The above may be sufficient to defend the idea that the Illustration does not necessarily lead to the atrocities of the mid-TWENTIETH century, but remains insufficient (a cop-out). Because those same atrocities are possible only with the enlightened reason (before modernity there is another kind of barbarism, but not the experienced in that time). And even more, one might well argue that if the reason individualizante not had those results was due to the persistence in it of moralities for-rational, or is the fact that it has not been brought to the pure enlightened reason to its limit. But, if that were the reason, it is insufficient as a limit; as shown by the fact that these same societies, if not fell in ways so explicit and notorious barbarism if they use routinely in their operations: capitalism is based on treating others (customers, competitors etc) as a means not as ends. Usually this does not result in greater consequences (that one who sells a car to only see your client as an amount of money to be gotten I could not produce something worse than a bad purchase), but in some cases it does (for example, the actions of the tobacco companies in relation to cancer, or of virtually the entire industry and all consumers of electronic goods consumption in relation to those who produce those goods).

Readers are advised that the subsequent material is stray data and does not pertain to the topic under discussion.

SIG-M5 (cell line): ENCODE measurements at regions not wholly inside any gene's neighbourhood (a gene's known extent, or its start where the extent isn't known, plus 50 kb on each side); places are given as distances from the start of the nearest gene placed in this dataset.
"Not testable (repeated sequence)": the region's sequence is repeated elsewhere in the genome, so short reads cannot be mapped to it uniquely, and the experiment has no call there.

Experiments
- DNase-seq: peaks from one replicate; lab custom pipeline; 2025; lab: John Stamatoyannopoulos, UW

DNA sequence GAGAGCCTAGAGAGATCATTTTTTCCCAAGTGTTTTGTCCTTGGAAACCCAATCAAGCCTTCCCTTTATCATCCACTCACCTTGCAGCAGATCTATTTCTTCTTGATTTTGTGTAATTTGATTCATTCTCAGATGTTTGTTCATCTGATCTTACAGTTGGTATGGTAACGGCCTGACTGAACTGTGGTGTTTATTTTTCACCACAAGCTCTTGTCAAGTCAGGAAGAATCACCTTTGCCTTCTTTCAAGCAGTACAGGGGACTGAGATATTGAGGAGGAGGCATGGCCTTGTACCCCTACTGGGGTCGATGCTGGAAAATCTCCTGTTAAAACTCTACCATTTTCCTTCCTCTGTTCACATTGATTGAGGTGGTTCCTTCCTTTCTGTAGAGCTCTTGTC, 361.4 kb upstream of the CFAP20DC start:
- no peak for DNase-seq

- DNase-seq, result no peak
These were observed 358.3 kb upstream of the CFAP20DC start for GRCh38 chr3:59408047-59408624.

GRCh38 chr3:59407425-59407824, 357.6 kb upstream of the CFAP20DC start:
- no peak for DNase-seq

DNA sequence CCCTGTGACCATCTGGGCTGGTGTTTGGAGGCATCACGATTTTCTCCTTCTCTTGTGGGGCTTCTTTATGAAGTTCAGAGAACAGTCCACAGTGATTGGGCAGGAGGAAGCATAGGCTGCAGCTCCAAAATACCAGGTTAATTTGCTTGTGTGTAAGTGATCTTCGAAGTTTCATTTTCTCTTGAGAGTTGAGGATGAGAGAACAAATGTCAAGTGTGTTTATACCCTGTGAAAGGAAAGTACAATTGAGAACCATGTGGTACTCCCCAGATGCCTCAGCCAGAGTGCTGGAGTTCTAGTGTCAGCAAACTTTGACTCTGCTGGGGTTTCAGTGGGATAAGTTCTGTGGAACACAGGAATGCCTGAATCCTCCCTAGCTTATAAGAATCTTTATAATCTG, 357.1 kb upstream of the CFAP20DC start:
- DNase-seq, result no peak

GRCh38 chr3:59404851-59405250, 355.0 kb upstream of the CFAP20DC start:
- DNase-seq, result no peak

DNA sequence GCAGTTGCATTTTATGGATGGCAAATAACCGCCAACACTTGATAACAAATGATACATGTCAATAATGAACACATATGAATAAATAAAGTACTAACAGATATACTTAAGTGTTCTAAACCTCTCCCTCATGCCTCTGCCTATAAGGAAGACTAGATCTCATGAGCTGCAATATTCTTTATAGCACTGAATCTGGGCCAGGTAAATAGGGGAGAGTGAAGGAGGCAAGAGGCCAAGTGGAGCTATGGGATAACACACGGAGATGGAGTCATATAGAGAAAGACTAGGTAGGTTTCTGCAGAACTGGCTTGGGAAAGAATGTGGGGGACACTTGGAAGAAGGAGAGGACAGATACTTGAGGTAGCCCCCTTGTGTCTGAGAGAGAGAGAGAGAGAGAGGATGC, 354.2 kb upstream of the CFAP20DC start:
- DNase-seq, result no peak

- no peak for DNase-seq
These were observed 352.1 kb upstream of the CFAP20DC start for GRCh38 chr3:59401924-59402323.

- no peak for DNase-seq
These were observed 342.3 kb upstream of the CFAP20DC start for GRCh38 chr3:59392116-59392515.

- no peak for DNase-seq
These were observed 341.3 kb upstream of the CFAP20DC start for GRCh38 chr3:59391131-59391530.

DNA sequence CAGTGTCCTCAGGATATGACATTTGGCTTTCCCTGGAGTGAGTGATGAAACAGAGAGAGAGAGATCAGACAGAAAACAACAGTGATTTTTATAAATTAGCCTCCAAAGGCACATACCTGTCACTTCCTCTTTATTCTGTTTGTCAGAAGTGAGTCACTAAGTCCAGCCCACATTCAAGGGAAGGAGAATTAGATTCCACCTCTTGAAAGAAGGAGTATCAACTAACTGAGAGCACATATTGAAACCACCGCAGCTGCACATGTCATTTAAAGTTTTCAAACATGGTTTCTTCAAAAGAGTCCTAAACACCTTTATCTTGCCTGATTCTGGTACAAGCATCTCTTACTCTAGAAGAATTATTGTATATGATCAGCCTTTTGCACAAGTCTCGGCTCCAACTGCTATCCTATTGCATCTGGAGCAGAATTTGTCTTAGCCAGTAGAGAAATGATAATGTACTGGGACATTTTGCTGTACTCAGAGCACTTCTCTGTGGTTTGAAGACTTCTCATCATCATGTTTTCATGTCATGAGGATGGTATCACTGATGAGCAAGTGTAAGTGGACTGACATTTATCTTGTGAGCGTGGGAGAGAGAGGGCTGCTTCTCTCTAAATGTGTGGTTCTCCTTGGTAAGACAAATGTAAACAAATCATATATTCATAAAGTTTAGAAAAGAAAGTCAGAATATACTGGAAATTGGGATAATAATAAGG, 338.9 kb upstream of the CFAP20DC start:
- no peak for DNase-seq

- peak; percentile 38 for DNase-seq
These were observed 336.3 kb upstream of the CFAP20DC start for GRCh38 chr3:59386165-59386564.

In other words, effectively we live in a world in which reason impels to treat others as things; and this ranges from the trivial situations (in which, in reality, usufructuamos to be treated as things) until closer to the barbarism. The fact that, therefore, the Enlightenment produces its own form of barbarism, and no variant of it is free of that possibility should be to us, at the beginning of the TWENTY-first century, to be clear and it should not be forgotten. Will not be out of place to recall that the EE.UU-allegedly one of the countries that had not passed by that barbarism – is a country in which a few years ago it was discussed about the legitimacy of torture (and where candidates delivered were applauded in discussions about it).

 

NOTE 1. A response to these possibilities would be to abandon the complete the enlightened reason and modern, and so without reason that master we would avoid that problem. But that would be to have the childish idea that it is possible to have safeguards against barbarism. There is not a system of thinking that can avoid that possibility, and it will not be necessary to notice all the forms of barbarism that does not await the deployment of instrumental reason. And on the other hand the instrumental reason not only produced Auschwitz if you want, also penicillin; I don’t think that, with all the criticism, whether it is something that actually we would like to leave.